Taking that “walk it off” time to ask yourself questions is also helpful. Psychologist Jordan Peterson recommends asking yourself a question like “What was my contribution to the problem?” Judge Limbaugh’s question — “Will it matter in 20 years?” — is also an effective way of determining the gravity of a problem. Both questions, however, require rigorous honesty. Almost no problem between two people has one cause.
One of the reasons I advocate for a gun safe in every home is that having a firearm in a fast-action safe with a four-button combination requires a person to think about something else, even if only for the moment it takes to punch in the combination. Those few seconds can sometimes produce enough pause for someone to ask him or herself, “What was I thinking?”
It is important to note that “I was angry” is never a defense in a case of any criminal act against another person. While a lawyer may be able to explain to a jury why you reacted violently to an emotional situation, the law doesn’t permit your level of anger to become a defense to an assault.
A recent case drives home the point that being angry and using a gun for purposes other than saving innocent life is a very bad idea. A Sanford, Florida, teen, Adrien Green, was allegedly breaking into cars on a gated property when the homeowner saw him. Instead of calling the police and letting them do their job, that homeowner took his firearm outside, yelled at the burglar and then fired shots. When asked if the burglar was armed, the homeowner said, “I don’t know. He just ran, he just ran. He faced me, and I got super scared and my wife was behind me with the baby cause we kept hearing like a big bump. We kept hearing something.”
It is important to note that “I was angry” is never a defense in a case of any criminal act against another person.
Later in the 911 recording, he said he just wanted to scare the burglar off. Unfortunately, one of the “scare” shots the homeowner sent in Green’s direction hit the young man in the back and killed him. Although media reports were calling it a possible “stand-your-ground” case, the law does not apply to defense of property outside the home.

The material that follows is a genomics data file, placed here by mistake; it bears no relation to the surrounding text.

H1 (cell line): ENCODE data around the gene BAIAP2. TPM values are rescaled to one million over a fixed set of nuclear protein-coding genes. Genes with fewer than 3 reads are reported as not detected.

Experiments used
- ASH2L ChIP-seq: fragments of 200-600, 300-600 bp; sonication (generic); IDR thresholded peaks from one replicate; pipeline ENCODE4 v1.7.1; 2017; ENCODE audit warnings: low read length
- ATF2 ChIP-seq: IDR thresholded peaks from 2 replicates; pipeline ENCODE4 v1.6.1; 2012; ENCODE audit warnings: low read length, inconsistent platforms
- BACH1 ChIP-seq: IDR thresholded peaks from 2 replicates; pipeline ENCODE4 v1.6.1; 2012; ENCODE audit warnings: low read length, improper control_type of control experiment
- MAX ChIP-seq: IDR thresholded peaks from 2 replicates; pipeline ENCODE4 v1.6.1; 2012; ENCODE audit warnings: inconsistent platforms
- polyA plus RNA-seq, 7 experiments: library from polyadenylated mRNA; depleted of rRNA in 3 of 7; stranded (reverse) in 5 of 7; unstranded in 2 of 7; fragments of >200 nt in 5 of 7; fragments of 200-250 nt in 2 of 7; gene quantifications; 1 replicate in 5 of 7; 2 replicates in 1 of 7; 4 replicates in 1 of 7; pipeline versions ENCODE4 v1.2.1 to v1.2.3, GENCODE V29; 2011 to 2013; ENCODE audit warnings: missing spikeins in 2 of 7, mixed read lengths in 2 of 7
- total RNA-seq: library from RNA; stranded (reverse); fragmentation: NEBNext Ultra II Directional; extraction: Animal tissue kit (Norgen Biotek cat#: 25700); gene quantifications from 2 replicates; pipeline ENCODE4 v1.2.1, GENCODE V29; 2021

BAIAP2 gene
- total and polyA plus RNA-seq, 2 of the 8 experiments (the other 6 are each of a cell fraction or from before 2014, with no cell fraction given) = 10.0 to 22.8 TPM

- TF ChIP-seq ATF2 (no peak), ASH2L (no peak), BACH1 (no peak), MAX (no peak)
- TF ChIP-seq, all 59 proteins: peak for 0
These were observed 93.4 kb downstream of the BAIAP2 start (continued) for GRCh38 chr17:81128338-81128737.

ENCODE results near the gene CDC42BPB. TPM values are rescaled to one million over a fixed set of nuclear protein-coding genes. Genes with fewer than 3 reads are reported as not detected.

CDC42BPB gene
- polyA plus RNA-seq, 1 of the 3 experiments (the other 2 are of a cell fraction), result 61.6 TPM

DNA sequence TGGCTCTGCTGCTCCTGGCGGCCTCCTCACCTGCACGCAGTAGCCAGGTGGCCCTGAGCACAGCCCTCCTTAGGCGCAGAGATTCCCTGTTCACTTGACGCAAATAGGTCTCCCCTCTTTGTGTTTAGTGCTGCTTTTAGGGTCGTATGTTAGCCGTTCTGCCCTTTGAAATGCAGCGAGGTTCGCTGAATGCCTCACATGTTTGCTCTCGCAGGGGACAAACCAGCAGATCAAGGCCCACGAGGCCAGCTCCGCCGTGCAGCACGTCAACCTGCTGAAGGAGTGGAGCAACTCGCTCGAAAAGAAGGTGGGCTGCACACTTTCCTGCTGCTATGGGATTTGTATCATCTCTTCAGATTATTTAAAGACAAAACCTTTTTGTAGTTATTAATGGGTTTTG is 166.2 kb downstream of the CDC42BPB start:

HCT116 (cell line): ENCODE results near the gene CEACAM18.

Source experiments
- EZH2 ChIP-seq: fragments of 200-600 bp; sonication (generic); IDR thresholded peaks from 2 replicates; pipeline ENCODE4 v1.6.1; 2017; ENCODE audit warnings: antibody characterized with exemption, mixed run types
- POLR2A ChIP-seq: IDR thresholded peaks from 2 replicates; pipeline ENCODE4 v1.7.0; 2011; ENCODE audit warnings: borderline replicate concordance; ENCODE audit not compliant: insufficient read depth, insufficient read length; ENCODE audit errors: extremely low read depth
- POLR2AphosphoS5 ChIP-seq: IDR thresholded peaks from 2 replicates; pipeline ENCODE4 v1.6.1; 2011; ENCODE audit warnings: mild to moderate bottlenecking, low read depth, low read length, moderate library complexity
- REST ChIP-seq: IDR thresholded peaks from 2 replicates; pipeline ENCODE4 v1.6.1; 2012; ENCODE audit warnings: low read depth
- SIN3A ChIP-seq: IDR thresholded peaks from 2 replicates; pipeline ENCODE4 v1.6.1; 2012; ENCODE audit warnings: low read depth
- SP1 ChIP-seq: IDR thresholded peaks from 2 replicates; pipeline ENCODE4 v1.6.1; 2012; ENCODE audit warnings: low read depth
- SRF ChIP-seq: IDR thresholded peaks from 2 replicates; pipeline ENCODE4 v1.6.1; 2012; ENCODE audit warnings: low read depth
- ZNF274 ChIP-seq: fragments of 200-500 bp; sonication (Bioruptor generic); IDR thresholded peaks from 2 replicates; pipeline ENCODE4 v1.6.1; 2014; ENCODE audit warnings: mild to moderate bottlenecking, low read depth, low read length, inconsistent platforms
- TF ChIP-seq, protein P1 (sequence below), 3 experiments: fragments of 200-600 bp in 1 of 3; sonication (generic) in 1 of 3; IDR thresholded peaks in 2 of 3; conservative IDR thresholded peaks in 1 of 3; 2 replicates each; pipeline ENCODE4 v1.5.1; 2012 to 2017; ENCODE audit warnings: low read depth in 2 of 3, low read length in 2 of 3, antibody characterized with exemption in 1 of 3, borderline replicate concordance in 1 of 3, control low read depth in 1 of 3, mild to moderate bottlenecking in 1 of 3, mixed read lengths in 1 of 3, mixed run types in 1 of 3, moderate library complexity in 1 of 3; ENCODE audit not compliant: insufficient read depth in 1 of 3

Although damage to property can be maddening, particularly when the property had been broken into previously, it is never the basis to fire a shot. Call 911, get the police involved and be a good witness. Cases like this set back the quest for expanded gun rights and make it more difficult for lawful self-defenders to get permits to carry.
If for no other reason — if you’re not going to think about needlessly injuring another person or spending years or decades in prison for committing a felony and losing your right to firearms ownership — think about how your behavior could impact others’ rights. You — and indeed anyone who carries — need to know when to walk away.
(1) Also colloquially known as, “If you’re vexed, let it rest.”
(2) Batra R, Stayman DM. “The role of mood in advertising effectiveness.” Journal of Consumer Research. 1990;17:203–214.
(3) Garfinkel, Sarah N et al. “Anger in brain and body: the neural and physiological perturbation of decision-making by emotion.” Social Cognitive and Affective Neuroscience, Vol. 11,1 (2016): 150-8. doi:10.1093/scan/nsv099.
(4) “Anger, aggression, and risky behavior: a comparison of high and low anger drivers.” Behaviour Research and Therapy. 2003 Jun;41(6):701-18.